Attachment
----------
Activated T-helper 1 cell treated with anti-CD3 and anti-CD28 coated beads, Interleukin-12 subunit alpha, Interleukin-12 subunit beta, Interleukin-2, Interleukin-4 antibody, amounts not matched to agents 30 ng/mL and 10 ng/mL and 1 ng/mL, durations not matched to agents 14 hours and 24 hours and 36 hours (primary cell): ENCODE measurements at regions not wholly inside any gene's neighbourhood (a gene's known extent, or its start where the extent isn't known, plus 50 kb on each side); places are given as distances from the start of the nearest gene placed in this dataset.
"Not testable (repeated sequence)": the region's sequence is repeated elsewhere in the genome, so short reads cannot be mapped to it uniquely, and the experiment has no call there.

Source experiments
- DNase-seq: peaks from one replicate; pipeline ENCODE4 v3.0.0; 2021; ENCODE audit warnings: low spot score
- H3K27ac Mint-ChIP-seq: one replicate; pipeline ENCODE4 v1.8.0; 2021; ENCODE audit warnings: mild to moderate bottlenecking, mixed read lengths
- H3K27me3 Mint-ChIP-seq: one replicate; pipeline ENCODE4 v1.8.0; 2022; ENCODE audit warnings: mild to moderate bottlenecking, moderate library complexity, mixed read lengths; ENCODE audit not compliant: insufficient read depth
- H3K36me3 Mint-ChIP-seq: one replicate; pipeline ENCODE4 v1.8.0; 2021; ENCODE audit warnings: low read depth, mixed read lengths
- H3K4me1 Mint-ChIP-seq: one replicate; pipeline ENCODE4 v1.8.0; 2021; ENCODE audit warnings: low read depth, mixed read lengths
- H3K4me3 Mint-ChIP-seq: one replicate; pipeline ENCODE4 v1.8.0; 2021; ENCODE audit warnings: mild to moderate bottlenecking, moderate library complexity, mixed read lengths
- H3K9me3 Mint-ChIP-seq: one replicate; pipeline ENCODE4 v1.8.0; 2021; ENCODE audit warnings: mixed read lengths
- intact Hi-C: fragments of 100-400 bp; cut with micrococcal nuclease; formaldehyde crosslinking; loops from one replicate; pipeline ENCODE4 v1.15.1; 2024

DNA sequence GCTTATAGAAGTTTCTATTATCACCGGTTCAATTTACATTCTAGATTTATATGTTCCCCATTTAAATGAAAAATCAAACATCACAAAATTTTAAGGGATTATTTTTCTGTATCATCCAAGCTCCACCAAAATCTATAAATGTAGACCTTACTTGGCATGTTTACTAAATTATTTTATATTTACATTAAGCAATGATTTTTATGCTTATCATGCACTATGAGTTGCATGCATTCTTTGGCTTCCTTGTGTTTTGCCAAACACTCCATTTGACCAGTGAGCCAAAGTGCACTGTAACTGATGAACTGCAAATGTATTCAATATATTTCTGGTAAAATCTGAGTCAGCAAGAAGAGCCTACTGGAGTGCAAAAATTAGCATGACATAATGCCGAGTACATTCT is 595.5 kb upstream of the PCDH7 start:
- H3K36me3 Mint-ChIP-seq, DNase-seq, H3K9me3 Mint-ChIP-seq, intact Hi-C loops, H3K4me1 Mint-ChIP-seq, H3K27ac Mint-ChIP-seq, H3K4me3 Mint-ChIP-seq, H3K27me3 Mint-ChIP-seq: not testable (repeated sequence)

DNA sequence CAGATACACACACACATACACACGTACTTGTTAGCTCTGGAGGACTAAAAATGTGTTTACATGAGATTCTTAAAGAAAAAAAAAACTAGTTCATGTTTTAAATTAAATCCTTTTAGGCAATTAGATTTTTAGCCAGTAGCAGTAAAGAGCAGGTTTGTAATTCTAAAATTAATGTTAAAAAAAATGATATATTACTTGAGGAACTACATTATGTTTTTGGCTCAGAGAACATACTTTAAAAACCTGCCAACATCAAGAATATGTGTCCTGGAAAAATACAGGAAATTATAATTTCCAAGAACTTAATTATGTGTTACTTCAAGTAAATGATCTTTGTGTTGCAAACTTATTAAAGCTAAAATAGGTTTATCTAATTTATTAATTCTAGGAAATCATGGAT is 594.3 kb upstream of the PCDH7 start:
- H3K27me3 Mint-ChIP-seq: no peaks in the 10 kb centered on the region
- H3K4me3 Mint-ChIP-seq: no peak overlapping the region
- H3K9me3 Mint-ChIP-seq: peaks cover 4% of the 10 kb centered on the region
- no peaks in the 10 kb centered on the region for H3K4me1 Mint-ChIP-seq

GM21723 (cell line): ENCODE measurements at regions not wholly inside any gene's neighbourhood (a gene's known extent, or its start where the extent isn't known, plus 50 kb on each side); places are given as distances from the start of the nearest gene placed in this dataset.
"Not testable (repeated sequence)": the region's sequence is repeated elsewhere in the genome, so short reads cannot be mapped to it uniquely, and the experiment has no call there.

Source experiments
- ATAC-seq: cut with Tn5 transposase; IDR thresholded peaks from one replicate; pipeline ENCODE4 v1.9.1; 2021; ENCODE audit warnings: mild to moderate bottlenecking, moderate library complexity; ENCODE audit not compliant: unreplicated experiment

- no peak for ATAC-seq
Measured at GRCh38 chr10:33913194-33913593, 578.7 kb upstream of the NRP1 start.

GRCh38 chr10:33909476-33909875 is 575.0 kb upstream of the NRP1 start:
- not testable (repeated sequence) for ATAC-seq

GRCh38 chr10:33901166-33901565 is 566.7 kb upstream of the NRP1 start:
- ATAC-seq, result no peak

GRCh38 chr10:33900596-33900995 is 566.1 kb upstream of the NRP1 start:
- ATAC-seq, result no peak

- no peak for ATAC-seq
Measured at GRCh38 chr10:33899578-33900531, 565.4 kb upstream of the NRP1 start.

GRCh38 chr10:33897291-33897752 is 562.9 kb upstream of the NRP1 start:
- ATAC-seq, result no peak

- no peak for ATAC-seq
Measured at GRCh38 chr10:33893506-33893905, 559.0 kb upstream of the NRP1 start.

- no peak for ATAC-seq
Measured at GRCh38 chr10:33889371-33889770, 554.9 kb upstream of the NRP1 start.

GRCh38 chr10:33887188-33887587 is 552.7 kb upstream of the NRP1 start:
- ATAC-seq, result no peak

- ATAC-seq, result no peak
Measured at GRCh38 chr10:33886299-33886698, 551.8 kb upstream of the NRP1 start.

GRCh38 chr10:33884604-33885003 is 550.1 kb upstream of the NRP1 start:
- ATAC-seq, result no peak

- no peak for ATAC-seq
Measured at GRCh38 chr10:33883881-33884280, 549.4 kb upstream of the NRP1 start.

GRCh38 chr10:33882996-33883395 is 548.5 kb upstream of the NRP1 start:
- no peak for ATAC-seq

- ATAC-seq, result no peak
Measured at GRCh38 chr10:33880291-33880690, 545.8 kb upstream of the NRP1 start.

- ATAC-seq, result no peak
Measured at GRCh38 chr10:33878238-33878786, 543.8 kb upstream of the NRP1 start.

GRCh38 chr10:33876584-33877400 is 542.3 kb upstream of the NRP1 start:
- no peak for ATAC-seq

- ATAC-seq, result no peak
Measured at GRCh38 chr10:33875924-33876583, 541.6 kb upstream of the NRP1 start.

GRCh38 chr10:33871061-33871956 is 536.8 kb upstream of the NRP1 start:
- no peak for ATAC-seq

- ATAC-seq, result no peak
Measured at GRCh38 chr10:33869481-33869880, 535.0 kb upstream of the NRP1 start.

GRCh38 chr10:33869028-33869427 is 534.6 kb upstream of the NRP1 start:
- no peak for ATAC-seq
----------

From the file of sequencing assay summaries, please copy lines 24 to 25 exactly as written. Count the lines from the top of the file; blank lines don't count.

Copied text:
Measured at GRCh38 chr10:33913194-33913593, 578.7 kb upstream of the NRP1 start.

GRCh38 chr10:33909476-33909875 is 575.0 kb upstream of the NRP1 start: